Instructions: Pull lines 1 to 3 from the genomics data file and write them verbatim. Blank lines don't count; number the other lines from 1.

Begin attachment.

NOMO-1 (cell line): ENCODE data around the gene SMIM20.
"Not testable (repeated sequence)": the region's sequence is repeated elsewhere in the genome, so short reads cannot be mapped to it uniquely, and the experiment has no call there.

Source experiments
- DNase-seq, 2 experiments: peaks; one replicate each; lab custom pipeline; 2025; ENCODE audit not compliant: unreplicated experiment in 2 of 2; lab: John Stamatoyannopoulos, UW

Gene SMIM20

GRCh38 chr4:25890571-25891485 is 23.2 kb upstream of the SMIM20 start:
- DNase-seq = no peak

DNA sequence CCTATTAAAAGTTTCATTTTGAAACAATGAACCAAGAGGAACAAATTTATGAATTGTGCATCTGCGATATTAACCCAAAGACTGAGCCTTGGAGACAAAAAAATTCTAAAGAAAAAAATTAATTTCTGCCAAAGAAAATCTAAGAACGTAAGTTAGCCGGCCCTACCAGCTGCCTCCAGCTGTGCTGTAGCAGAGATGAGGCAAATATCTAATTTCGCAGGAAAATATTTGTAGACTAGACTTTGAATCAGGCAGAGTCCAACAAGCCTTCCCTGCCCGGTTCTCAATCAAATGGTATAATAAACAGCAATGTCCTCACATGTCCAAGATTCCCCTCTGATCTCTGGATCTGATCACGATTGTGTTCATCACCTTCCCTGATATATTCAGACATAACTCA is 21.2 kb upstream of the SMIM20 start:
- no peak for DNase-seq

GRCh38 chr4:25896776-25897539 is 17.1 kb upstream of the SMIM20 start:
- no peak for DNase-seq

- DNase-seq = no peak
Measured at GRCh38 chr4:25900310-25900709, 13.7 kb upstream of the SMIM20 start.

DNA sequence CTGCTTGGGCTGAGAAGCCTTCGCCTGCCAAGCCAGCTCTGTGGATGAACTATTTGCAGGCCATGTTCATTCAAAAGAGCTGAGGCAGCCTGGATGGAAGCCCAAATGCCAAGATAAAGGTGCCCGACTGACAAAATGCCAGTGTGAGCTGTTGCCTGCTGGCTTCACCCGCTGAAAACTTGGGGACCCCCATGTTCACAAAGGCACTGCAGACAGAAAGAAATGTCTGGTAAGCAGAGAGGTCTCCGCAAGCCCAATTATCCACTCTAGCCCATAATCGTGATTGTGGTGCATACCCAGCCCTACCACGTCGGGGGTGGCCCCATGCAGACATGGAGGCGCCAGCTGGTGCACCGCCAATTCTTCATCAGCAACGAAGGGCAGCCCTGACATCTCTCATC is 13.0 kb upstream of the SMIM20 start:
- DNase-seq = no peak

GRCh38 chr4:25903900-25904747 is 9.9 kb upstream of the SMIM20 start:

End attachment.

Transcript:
NOMO-1 (cell line): ENCODE data around the gene SMIM20.
"Not testable (repeated sequence)": the region's sequence is repeated elsewhere in the genome, so short reads cannot be mapped to it uniquely, and the experiment has no call there.

Source experiments